Our study has two key findings. First, the benefit of adjunct prednisone treatment in CAP patients with diabetes was similar across the overall population. This was valid for the primary endpoint TTCS, as well as for the secondary endpoints, without an increase in complications. Even though 76% of diabetic patients in the prednisone group required new insulin treatment during study time, as compared with 67% in the placebo group, only four diabetic patients treated with prednisone (6%) required new insulin treatment at day 30. In at least three of these patients, this was not related to the corticosteroid medication itself but rather to the unsatisfactory metabolic status already existing before and at admission. We therefore consider the risk of diabetes progression due to a short-term corticosteroid intervention in the diabetic population to be negligible. This is in agreement with the few publications available on this topic, where complications of corticosteroid treatment are mainly seen during long-term treatment rather than in a short-term protocol of 7 days [24, 25]. Regarding mortality in the primary analysis, diabetic patients derived a greater benefit from prednisone treatment than non-diabetic patients, although this finding was not significant. Diabetic patients had a higher CAP severity. It is known that patients with a high CAP severity treated with corticosteroids experience less treatment failure [26] and show a better mortality reduction than patients with mild disease [27, 28]. However, our finding cannot be related to CAP severity only, since results remained similar after adjustment for PSI.

The second main finding of our study was that overall mean glucose levels during hospitalisation and glucose variability were increased by prednisone treatment. Due to the hyperglycaemic effects of prednisone, there is concern about the impact of corticosteroid-induced hyperglycaemia on outcome. Accordingly, patients in the placebo group with a higher mean glucose and/or variability had a longer TTCS and prolonged time to effective hospital discharge. However, this effect did not persist after adjustment for disease severity and for supplemental insulin. Thus, hyperglycaemia in the overall population is likely a surrogate marker for disease severity and, hence, for outcome.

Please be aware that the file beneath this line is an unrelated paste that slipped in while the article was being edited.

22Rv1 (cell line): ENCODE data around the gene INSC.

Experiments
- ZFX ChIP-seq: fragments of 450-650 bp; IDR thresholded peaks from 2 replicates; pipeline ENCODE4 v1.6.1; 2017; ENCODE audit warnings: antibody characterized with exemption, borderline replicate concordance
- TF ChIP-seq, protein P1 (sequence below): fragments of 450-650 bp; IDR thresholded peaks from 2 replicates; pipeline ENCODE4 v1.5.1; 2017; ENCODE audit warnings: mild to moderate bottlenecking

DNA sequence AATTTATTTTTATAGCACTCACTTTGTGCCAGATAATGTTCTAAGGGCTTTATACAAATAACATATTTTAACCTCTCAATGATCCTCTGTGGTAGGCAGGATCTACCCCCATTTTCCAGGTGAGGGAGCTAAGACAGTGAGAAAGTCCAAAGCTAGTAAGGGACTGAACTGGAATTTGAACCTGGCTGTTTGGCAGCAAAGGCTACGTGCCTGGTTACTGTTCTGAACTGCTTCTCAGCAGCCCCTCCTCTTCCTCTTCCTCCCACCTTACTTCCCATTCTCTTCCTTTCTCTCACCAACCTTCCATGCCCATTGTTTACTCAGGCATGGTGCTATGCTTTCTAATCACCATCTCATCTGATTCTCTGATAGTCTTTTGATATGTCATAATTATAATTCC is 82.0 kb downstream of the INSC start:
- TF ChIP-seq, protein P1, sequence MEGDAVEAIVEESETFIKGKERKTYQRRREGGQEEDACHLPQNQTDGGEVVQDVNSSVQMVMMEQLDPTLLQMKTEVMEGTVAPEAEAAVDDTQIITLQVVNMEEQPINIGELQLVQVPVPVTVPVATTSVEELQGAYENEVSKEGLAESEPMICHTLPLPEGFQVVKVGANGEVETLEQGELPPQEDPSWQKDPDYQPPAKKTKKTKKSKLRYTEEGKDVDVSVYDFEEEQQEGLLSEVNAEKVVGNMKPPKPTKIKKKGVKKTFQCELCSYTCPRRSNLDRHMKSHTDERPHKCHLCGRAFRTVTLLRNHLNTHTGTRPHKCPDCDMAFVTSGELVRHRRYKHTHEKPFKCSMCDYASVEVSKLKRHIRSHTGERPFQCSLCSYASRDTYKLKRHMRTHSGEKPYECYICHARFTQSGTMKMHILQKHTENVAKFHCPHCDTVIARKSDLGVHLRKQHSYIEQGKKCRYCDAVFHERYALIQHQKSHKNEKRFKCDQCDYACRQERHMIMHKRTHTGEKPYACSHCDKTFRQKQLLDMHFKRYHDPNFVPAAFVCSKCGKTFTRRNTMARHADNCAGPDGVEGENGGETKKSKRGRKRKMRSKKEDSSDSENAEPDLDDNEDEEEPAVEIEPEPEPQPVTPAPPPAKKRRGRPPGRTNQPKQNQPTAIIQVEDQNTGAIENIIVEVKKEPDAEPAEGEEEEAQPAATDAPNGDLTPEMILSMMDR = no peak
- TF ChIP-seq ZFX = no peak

Previous studies investigating outcome prediction of admission and overall glucose levels in diabetic patients have shown similar results. Two studies showed that serum glucose levels on admission had no influence on outcome in diabetic CAP patients [1, 12] but that after adjusting for disease severity, persistent hyperglycaemia was an independent factor for worse outcome of CAP [12].

Contrarily, hyperglycaemia in patients treated with prednisone in our study (irrespective of diabetes status) did not have a negative effect on either primary or secondary endpoints.

Importantly, in diabetic patients, higher blood glucose values—reflecting a side-effect of prednisone—were not associated with a negative outcome. This finding persisted after adjustment for supplemental insulin. Possibly, diabetic patients are less sensitive to acute hyperglycaemic states and are hence protected from the toxic effects of high blood glucose levels [12]. Therefore, diabetic patients with CAP are an appropriate target group for adjunct prednisone treatment. Prednisone has a strong anti-inflammatory effect, modulating the immune system on a broad base towards restitution. Not only do corticosteroids play a crucial role in resolution of inflammation, they also enable an effective response to bacterial infections and tissue damage [29]. This is especially important in severe courses of CAP [30], which occur more often in diabetic patients.

The following limitations of the study have to be mentioned. First, as a secondary subgroup analysis, it may be underpowered for some comparisons due to smaller patient numbers in subgroups. Second, diagnosis of diabetes was based on medical records. There might have been undiagnosed diabetic patients potentially confounding the results. However, when we analysed subgroups of initial hyperglycaemia and normoglycaemia, we found the same results as in the subgroups of diabetic and non-diabetic patients. Third, we included patients hospitalised with CAP of any severity and patients with severe CAP were under-represented. Fourth, according to in-hospital guidelines, all patients with hyperglycaemia were treated. Based on our data, it is therefore not possible to conclude whether corticosteroid-induced hyperglycaemia should be treated or not.

In summary, our results show that the beneficial effect of adjunct prednisone in CAP on outcome was also valid for individuals with diabetes or hyperglycaemia upon hospital admission. Hyperglycaemia in diabetic patients or due to adjunct prednisone did not have a negative effect on outcome. For this reason, we advocate the use of corticosteroids as an appropriate additive treatment for CAP in patients with diabetes or hyperglycaemia on admission.